Barbican Theatre, Barbican Centre, London, EC2Y 8DS
Thursday 1 – Sunday 25 May 2014
The Barbican brings The Testament of Mary to London for its only UK performances in May 2014 following its 2013 run on Broadway which achieved three Tony Award nominations.Fiona Shaw and Deborah Warner, one of the most richly creative partnerships in theatrical history, collaborate to create this powerful, subversive and exquisitely emotional work which mesmerised audiences and critics alike.
Fiona Shaw delivers a theatrical tour de force with her bold and affecting portrayal of the Virgin Mary struggling with the loss of her son and the events leading up to his death. Directed by Barbican Artistic Associate Deborah Warner, The Testament of Mary unfolds with the urgency of a news story framed by dreamlike sets, painterly lighting and evocative sound. Mary, more familiar to us through images than words, is given a powerful voice in this poignant meditation on a mother's loss.
The Testament of Mary is adapted from the 2013 Man Booker Prize-shortlisted novel by Colm Tóibín.
Colm Tóibín said: “I have admired the work of Fiona Shaw and Deborah Warner for many years. Working with them has been exciting and inspiring, and I have learned a great deal. I am delighted that their production of The Testament of Mary is coming to the Barbican.”
Fiona Shaw said “It's a chance in a life time to play the Virgin Mary and not in a nativity play! This is a most secular piece where a mother is deserted by her son and she in turn deserts him. The playing of this universal mother-son story has in it the spirit not of religion, but of ordinary life - the loss of a child as he grows and leaves and the self-loathing of not being the mother she wanted to be. Mary's anger and despair are all new emotions rarely associated with the woman who was washed clean by church history. And of course it is fiction so the truths are of the imagination not of history. I am delighted to play this at the Barbican where London meets the world.”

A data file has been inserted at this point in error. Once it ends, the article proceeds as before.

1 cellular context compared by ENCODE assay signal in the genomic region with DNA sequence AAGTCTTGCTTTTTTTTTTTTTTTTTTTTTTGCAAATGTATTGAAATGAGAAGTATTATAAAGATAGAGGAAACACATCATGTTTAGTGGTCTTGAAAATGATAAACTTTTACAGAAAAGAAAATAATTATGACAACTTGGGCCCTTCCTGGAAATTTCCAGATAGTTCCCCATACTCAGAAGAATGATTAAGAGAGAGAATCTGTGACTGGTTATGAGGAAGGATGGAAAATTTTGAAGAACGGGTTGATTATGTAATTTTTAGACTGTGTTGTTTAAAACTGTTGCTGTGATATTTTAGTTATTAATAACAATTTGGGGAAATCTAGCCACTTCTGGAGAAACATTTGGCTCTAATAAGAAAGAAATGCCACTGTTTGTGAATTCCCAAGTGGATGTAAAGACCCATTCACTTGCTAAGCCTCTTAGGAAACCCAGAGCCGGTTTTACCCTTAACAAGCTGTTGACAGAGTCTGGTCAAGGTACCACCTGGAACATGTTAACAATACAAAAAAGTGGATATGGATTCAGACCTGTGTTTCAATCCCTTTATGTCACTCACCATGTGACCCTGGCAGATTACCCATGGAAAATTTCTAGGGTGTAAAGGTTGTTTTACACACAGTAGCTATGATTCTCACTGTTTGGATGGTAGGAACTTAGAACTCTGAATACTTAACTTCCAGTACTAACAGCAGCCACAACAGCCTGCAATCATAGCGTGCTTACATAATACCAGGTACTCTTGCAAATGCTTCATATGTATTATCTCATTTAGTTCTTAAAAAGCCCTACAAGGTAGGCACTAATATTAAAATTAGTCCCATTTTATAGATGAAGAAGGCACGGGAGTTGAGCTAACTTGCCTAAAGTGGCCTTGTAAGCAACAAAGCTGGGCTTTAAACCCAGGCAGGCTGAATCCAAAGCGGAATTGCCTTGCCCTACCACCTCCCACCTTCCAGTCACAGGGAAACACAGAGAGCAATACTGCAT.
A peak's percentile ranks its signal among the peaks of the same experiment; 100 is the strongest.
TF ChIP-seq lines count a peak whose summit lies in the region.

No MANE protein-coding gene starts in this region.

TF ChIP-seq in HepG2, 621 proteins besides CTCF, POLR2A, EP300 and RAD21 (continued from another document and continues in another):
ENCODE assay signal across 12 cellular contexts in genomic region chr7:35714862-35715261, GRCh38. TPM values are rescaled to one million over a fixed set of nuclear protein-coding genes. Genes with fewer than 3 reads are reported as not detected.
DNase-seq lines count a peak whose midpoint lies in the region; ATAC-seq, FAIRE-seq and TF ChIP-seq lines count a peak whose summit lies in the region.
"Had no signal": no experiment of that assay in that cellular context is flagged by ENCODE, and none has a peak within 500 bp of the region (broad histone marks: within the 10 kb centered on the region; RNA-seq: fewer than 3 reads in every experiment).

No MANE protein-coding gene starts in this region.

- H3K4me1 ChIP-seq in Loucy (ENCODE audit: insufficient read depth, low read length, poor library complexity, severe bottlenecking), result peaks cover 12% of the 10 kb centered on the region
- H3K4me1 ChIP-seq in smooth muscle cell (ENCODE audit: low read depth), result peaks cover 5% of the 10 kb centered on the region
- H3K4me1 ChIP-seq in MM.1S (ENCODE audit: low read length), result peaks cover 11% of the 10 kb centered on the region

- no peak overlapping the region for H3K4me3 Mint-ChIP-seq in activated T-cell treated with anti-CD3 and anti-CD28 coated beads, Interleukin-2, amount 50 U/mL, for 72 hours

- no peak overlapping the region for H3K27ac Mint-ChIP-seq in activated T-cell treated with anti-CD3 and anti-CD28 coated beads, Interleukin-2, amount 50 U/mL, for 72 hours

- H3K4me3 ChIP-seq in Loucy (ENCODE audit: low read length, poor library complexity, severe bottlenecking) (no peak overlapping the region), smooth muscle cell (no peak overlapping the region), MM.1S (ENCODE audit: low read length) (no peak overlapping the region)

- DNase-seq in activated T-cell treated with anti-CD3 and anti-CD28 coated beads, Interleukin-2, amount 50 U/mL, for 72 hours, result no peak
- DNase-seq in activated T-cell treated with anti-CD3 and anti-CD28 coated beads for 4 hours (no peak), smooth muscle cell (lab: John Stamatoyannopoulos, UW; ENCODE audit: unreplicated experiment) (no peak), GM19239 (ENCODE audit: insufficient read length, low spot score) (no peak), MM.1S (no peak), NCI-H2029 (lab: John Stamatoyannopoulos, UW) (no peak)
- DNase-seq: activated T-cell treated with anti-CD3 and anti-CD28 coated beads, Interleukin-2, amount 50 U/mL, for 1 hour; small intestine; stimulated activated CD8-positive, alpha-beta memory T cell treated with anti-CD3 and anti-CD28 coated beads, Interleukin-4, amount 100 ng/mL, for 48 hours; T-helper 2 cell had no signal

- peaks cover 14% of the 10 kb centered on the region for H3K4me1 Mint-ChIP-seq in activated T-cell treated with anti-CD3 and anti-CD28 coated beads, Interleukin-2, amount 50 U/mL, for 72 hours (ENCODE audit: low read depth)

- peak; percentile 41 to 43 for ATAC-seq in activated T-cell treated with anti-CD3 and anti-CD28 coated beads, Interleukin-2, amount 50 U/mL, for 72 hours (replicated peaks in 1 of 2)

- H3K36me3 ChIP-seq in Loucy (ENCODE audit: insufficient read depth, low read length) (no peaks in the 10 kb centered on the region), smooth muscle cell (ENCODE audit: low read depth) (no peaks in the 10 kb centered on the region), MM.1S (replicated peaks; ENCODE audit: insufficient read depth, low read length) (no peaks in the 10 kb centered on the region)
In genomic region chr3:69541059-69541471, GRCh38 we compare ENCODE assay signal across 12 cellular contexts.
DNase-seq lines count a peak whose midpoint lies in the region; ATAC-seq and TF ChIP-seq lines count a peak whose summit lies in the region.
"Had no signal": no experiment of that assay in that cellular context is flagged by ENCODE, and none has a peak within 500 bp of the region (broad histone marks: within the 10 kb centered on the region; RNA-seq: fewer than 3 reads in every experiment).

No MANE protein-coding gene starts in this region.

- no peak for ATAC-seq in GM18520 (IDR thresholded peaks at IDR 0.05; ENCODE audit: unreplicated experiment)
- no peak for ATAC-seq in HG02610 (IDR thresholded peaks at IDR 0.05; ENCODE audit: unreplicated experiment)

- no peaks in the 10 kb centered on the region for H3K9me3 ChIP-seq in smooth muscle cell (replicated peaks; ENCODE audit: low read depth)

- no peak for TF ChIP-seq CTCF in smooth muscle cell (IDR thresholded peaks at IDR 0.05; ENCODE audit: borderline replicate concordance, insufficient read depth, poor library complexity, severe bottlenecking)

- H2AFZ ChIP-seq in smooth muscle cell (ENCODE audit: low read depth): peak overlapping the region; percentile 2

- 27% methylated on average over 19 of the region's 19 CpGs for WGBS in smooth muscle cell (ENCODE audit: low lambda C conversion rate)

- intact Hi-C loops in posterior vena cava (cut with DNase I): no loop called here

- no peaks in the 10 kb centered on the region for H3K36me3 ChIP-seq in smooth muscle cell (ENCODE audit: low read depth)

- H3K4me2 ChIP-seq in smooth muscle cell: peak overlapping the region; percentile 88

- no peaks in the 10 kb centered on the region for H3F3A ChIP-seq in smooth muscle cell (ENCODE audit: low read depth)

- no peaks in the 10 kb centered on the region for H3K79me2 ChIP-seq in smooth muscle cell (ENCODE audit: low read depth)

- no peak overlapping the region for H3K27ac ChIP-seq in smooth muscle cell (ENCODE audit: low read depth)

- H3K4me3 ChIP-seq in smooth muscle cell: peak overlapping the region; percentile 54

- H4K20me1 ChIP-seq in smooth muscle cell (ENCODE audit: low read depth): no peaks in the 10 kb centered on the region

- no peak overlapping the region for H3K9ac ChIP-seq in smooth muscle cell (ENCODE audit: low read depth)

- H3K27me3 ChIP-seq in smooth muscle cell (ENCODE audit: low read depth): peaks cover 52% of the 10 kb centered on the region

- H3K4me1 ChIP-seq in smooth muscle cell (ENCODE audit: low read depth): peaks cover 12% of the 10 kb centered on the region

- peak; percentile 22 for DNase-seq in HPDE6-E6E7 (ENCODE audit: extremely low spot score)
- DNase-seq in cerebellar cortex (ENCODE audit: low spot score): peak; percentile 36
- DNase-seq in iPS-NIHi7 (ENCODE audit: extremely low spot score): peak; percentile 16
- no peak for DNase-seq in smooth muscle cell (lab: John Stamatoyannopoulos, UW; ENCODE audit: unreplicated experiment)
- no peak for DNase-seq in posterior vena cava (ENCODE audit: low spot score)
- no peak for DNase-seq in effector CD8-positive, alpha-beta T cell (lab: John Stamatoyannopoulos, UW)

Deborah Warner said “The Barbican stage feels a very natural home for The Testament of Mary and it will be wonderful to introduce this work and Fiona’s astonishing performance to the London audience. I relish the opportunity to revive work as it always represents, for me, a chance for further exploration.”
Internationally renowned for her versatile and commanding stage performances, Fiona Shaw is an award-winning actress as well as a director of both theatre and opera. Deborah Warner is one of the most prolific and highly regarded British directors working in theatre and opera today. It is 25 years since the inception of their collaborative partnership and they have worked together on many seminal productions in both London and around the world including Electra, The Good Person of Szechwan, Hedda Gabler which won an Olivier Award for Direction and Production, Richard II with Fiona Shaw in the title role, Happy Days and Mother Courage and her Children. They received Tony Award nominations for Best Actress and Best Director for Medea (Abbey Theatre, Dublin/Queens Theatre, London/US tour and Broadway) and their production of TS Eliot's The Wasteland toured the world.
Colm Tóibín was born in Ireland in 1955. With The Testament of Mary Tóibín returns to the subject of mothers and sons which he explored to great acclaim in his 2006 short story collection,Mothers and Sons. He is the author of seven novels, includingThe Blackwater Lightship and The Master, both of which were short-listed for the Booker Prize, and Brooklyn, which won the Costa Novel of the Year Award. His other books include two collections of critical essays, All a Novelist Needs: Essays on Henry James and New Ways to Kill Your Mother: Writers & Their Families plus a further collection of short stories, The Empty Family. He is a regular contributor to the Dublin Review, the New York Review of Books and the London Review of Books. The stage production of The Testament of Mary was nominated for three Tony Awards and the novel was shortlisted for the 2013 Man Booker Prize.
Samuel Beckett liked his actors to be up to their necks in it. In Happy Days, the protagonist’s head pokes out of a mound of earth; in Play, characters are incarcerated in urns; in Endgame, it’s dustbins.
Ursula O'Reilly Traynor's insight:
Juliet Stevenson is currently appearing in Happy Days at the Young Vic